Browse Documents


Personal Bias

L. Susan Faw, Ethics Commission Counsel



          Whether a County employee 1 should make a recommendation regarding various competing vendors' proposals, where one vendor (hereinafter "Vendor") has suggested to the employee that if its proposal were accepted, Vendor would be interested in discussing future employment of the employee.


          To avoid an appearance of impropriety, the County employee should decline to make a recommendation regarding the competing vendors' proposals.


           The County employee is one of several employees, each of whom were to evaluate various competing vendors' proposals and, at the conclusion of the evaluation process, vote in favor of one. During the evaluation process, Vendor's representative asked the employee how long he planned to work for the County and stated that if Vendor's proposal were accepted, Vendor would be interested in discussing possible future employment.
The County employee asks whether he should decline to vote on the competing vendors' proposals under these circumstances.2
          Section 2-173(c) of the New Castle County Ethics Code bars a county employee from accepting a promise of future employment, if based on the employee's intention that his official judgment would be influenced thereby.3 This section is inapplicable because, inter alia, Vendor's comment hardly constitutes a "promise of future employment." However, this section underscores the caution County employees must exercise in their dealings with vendors. Were the employee to participate in the vote for competing vendors' proposals and subsequently accept employment with Vendor, he would be vulnerable to allegations that he violated Section 2-173(c).
          While there is no violation of Section 2-173(c), this does not mean that Vendor's comment creates no ethical issue for the employee.
          Section 2-173(g) provides: "County officials and county employees shall avoid an appearance of impropriety" - defined as
[t]he conduct of a county official . . . which undermines the public confidence in the impartiality of a governmental body with which a county official or employee is or has been associated, by creating the appearance that the decisions or actions of the county official - . . or the governmental body are influenced by factors other than the merits.4
          Vendor's comment that it would be interested in future employment if the County were to accept its proposal (whether made seriously, casually, or in jest) has compromised the employee. Vendor had tainted the decisionmaking process by creating the appearance that the employee's decision is influenced by the hope of possible future employment with Vendor.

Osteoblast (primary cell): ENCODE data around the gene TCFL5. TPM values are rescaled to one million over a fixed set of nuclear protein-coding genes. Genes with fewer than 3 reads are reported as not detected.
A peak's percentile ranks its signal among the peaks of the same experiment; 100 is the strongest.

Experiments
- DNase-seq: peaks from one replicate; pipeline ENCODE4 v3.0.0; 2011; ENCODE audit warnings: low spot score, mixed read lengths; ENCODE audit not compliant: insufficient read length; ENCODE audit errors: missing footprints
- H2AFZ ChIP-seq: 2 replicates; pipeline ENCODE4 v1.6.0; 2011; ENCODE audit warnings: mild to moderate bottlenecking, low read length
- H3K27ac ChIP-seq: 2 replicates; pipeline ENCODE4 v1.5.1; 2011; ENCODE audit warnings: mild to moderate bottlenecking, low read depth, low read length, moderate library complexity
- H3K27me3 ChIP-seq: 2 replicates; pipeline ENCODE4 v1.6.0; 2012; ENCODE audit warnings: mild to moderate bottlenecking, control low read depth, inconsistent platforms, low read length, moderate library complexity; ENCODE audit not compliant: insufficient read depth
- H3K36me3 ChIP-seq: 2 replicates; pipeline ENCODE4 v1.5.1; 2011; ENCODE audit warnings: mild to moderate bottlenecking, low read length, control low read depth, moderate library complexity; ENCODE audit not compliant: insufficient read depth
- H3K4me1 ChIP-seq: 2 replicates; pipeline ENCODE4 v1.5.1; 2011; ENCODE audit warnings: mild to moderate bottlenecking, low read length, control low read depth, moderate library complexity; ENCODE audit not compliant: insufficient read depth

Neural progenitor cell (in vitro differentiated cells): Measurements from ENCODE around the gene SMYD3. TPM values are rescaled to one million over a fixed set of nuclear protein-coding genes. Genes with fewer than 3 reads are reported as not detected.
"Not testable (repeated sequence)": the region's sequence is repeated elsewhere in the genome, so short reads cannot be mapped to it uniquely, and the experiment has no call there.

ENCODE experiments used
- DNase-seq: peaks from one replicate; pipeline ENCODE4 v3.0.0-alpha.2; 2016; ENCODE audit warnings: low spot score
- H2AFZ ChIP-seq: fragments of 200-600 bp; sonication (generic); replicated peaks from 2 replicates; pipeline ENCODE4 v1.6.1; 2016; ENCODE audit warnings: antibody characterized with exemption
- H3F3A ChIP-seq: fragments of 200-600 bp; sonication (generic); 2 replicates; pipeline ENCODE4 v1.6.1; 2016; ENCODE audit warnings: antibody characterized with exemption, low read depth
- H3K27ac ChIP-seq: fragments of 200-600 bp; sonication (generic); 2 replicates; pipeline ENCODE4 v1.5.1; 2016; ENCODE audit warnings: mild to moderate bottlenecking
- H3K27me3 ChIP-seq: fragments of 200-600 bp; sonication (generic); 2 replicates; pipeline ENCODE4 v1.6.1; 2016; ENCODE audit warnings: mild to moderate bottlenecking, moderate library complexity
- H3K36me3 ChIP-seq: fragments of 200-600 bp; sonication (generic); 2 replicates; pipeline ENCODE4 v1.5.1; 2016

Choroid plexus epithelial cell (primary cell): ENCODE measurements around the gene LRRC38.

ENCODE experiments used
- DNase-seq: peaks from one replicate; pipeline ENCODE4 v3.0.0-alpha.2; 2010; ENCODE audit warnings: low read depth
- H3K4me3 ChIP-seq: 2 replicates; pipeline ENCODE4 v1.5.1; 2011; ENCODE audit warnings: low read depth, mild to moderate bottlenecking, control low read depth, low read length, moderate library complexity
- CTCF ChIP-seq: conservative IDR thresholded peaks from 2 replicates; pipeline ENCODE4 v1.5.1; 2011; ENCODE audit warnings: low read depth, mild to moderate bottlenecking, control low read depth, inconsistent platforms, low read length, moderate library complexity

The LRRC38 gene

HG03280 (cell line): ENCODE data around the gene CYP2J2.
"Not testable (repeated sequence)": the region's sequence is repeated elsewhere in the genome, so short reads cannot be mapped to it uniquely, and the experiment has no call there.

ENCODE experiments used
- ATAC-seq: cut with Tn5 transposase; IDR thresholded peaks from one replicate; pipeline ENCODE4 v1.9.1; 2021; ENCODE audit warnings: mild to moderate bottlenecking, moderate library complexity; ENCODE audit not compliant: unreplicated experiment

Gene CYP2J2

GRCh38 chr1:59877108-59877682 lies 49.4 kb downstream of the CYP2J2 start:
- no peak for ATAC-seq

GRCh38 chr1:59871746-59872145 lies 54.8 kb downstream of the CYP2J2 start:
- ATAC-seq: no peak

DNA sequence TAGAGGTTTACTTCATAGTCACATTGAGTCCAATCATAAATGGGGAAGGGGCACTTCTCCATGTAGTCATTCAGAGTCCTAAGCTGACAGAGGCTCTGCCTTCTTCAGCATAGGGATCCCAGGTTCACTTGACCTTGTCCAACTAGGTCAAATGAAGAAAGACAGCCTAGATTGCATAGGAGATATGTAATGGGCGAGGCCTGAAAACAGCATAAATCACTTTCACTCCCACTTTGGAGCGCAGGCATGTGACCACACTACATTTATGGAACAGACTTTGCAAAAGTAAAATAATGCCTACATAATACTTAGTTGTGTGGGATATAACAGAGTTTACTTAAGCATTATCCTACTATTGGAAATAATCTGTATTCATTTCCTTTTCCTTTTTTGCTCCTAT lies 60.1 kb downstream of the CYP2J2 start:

To cure the taint caused by Vendor's conduct, the employee should recuse himself from the evaluation of the competing vendors and abstain from voting.5
L. Susan Faw, Ethics Counsel
February 20, 1996


1 This advisory opinion is requested by a County employee, as defined by the New Castle County Ethics Code, (see Section 2-172. Definitions. County employee), but applies equally to County officials.
2 The employee also states that he was previously employed by Vendor. Due to the fact that this employment relationship terminated over twenty years ago, the Commission does not find this fact relevant to its analysis. In other words, a previous employment relationship between a County employee and a vendor with whom the employee has official dealings on the County's behalf does not automatically give rise to an appearance of impropriety. This will depend on a number of factors, including the length of time that the relationship has been terminated. Here, the relationship is so distant as to be irrelevant.
3 Section 2-173(c) provides in its entirety: "No county official, county employee or nominee or candidate for county office shall solicit or accept a gift, loan, reward, or promise of future employment based on an intention of the county official, county employee or nominee or candidate for county office that the vote, official action or judgment of the county official or county employee or nominee or candidate for county office would be influenced thereby."
4 See Section 2-172. Definitions. Appearance of impropriety.
5 Section 2-173(f) provides that if a County official or employee would be required to vote on a matter that would result in a conflict of interest, he should abstain from voting. The Commission has ruled previously that where the official or employee is required to make a decision which would result in an appearance of impropriety, following the guideline of Section 2-173(f) regarding voting conflicts, he should abstain from decisionmaking. See Advisory Opinion 92-05; Advisory Opinion 91-02.